We've written before about famous folk who married their cousins. But it's such a great subject, and there are more stories to tell, so we thought we'd dive back in with another post today, and keep the focus on famous musicians.
1. Igor Stravinsky The composer of huge ballets like The Rite of Spring and The Firebird, Stravinsky was married twice. His first wife was also his childhood sweetheart and first cousin, Katrina Nossenko. They tied the family knot in 1906, when life in Russia was, er, simpler. So simple that Stravinsky wasn't able to copyright his works because Russia was not part of the international agreements to protect intellectual property. This meant he made almost no money off the performances of some of his biggest, most successful pieces, unless he was conducting them. Later in life, after having four children with Katya, Stravinsky would take up a mistress, Vera Sudeykina, who he eventually married after his first wife died.
2. Sergei Rachmaninoff Stravinsky wasn't the only Russian composer to marry his first cousin. Sergei Rachmaninoff actually beat him to the punch by four years, marrying Natalia Satina in 1902. But unlike Stravinsky, who had left the Russian Orthodox Church when he was 18 (he'd later come back to it and compose many religious pieces), Rachmaninoff was devout (well, at least his family was). As you probably know, the church had issues with cousins marrying, and though engaged, Sergei was not allowed to marry his beloved. The result? He fell into depression for a couple years and didn't pen much music at all. But he remained engaged, and, after a lot of squabbling with the priests, and finally permission from none other than the Tsar (don't forget, Rachmaninoff was already pretty famous), the two were allowed to wed and remained married until the composer's death in 1943.
3. Johann Sebastian Bach We all know Bach had many famous sons who were also gifted composers (take Carl Philipp Emanuel Bach, for instance). But do you know exactly how many children Bach fathered? Five? Seven? Thirteen? How about TWENTY! The first seven were with his first wife, and second cousin, Maria Barbara Bach, who he married in 1707. Johann was 22 at the time. His first child was born in 1708. While 10 of the 20 children wouldn't survive to adulthood, Bach fathered the additional children, either with his first wife, or his second, Anna Magdalena Wilcke, when he was the following ages: 23, 25, 27, 28, 29, 30, 33, 38, 39, 40, 41, 42, 43, 45, 46, 47, 48, 50, 52, and 57 years old!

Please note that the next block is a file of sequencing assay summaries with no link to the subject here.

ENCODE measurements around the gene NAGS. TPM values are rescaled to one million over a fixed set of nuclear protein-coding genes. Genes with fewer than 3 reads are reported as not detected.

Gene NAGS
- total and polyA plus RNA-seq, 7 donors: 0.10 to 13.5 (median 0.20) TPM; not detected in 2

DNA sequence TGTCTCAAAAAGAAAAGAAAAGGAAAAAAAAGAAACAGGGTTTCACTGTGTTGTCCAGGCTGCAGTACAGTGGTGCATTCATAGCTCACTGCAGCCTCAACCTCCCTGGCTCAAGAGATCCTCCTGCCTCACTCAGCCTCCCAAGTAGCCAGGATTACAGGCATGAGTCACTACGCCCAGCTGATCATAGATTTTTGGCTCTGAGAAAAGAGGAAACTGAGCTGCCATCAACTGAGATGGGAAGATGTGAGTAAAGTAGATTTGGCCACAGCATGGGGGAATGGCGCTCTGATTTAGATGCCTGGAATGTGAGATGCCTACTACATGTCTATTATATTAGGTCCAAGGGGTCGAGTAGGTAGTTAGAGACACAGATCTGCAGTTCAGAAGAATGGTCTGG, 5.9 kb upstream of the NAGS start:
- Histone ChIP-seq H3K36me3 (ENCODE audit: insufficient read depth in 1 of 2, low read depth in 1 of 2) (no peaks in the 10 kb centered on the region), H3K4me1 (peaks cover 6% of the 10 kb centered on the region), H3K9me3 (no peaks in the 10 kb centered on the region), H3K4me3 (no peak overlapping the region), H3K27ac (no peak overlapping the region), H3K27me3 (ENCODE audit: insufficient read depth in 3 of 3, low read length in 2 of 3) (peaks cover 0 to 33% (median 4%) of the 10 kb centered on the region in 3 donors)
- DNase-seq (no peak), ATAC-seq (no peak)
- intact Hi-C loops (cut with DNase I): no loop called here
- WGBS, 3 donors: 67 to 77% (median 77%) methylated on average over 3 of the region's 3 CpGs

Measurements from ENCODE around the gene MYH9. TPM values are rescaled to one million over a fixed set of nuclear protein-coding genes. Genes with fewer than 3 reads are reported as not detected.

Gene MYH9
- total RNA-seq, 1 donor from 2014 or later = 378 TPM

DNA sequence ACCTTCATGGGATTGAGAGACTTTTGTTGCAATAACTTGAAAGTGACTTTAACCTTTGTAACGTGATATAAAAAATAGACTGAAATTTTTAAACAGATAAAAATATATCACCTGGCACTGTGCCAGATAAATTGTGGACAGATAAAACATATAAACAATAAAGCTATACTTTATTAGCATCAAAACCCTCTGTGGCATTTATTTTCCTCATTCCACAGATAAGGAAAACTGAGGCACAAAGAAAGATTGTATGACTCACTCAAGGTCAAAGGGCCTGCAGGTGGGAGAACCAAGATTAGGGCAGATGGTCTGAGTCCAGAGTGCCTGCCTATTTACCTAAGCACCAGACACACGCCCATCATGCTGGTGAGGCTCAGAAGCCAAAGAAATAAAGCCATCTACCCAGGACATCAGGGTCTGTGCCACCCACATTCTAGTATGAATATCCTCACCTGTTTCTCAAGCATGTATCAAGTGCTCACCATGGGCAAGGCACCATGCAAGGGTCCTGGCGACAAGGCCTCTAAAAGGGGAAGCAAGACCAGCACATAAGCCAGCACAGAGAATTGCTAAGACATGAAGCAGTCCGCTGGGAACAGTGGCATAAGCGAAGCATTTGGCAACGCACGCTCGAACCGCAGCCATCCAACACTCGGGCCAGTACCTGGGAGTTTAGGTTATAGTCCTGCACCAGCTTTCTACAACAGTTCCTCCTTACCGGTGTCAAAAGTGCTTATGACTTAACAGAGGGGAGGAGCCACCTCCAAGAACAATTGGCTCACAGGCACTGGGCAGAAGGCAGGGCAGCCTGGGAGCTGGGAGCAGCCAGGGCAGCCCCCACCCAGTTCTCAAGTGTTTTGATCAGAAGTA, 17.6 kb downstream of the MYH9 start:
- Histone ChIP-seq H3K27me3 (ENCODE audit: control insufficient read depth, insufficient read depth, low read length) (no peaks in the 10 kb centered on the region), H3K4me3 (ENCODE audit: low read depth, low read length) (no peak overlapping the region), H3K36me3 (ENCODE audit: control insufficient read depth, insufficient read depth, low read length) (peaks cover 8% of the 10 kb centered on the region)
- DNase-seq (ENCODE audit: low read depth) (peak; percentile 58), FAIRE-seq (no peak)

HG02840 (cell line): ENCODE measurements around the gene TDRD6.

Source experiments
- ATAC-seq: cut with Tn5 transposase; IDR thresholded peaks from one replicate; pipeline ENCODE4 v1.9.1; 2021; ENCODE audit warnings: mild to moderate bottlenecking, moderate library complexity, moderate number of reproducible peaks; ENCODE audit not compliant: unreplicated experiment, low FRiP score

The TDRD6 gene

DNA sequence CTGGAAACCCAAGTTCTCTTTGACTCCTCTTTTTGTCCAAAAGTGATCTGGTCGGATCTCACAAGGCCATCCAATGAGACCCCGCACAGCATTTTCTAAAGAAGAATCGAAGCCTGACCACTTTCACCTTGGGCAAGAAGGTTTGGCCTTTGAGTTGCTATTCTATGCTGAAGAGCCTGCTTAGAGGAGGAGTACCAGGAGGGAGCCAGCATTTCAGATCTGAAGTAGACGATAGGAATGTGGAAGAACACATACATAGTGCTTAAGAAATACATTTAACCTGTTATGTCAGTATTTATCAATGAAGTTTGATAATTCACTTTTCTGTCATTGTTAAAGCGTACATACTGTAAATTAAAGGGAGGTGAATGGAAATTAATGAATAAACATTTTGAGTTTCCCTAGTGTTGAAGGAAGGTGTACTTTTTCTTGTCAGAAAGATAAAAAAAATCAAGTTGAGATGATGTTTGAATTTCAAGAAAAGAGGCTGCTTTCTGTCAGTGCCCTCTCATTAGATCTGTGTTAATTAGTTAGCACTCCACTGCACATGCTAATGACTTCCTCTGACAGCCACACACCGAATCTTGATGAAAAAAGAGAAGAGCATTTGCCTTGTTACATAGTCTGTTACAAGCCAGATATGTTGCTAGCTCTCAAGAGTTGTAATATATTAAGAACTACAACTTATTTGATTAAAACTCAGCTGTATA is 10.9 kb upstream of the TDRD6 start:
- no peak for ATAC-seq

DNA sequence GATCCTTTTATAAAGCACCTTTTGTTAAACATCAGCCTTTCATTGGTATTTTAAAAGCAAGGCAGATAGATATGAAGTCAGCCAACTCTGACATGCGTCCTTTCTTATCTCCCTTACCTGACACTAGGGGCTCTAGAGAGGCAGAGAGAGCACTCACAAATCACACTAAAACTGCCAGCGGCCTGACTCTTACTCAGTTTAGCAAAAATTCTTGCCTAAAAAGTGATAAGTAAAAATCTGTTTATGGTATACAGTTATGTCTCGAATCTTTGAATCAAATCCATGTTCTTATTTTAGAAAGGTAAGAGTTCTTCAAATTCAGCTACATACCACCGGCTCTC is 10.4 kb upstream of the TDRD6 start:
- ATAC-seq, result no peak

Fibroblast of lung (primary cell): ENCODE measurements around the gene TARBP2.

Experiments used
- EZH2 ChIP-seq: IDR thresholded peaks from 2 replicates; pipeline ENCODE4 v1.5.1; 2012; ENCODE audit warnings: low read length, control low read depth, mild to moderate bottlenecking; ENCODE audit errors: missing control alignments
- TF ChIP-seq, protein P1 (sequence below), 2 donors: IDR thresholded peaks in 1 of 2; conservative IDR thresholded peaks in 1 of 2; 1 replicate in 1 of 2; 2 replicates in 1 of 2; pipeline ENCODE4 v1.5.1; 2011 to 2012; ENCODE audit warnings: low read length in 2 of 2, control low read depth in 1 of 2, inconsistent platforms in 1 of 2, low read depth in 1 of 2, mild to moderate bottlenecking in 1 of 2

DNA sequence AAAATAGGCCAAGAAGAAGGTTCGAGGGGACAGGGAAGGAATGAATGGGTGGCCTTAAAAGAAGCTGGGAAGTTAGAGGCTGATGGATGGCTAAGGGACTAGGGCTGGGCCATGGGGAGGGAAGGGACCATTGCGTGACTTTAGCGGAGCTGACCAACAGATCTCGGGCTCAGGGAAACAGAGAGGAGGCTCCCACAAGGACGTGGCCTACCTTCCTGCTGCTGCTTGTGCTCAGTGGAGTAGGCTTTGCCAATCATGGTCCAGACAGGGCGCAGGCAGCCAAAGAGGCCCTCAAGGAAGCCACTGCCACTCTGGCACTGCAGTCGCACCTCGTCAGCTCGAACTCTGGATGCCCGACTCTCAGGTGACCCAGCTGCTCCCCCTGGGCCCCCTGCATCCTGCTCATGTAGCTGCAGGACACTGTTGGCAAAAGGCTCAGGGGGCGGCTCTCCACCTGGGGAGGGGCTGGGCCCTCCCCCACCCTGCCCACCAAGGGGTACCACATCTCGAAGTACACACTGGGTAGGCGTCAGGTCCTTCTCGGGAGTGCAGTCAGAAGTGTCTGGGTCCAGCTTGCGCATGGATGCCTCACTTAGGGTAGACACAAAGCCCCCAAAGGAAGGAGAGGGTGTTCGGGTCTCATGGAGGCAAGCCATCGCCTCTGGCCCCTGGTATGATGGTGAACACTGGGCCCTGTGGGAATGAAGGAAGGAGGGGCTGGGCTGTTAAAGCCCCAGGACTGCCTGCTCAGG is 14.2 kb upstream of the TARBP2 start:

4. Albert Einstein Obviously Einstein isn't primarily known as a musician, but as most people know, he loved to play the violin, and took pride in his chops, which is why I've included him here. Like some of the others on the list, he had his children with his first wife, Mileva Maric, who he married in 1903. But then he took up a mistress, Elsa LÃ¶wenthal, and, 13 years later, asked Mileva for a divorce. (Actually, demanded is more like it.) The result? Mileva spent the next two years in a Swiss psychiatric clinic. Good times. Eventually she agreed to a divorce, but only after Einstein agreed to sign over any future Nobel Prize money. He did, and he married Elsa, his first maternal cousin, his second paternal cousin. Funny thing here is that Elsa wouldn't have had to change her name because she was born an Einstein. But she had taken her first husband's name (Max LÃ¶wenthal), and so had to get Einstein back when she married back into the family in 1919.
Check out past On Music posts here.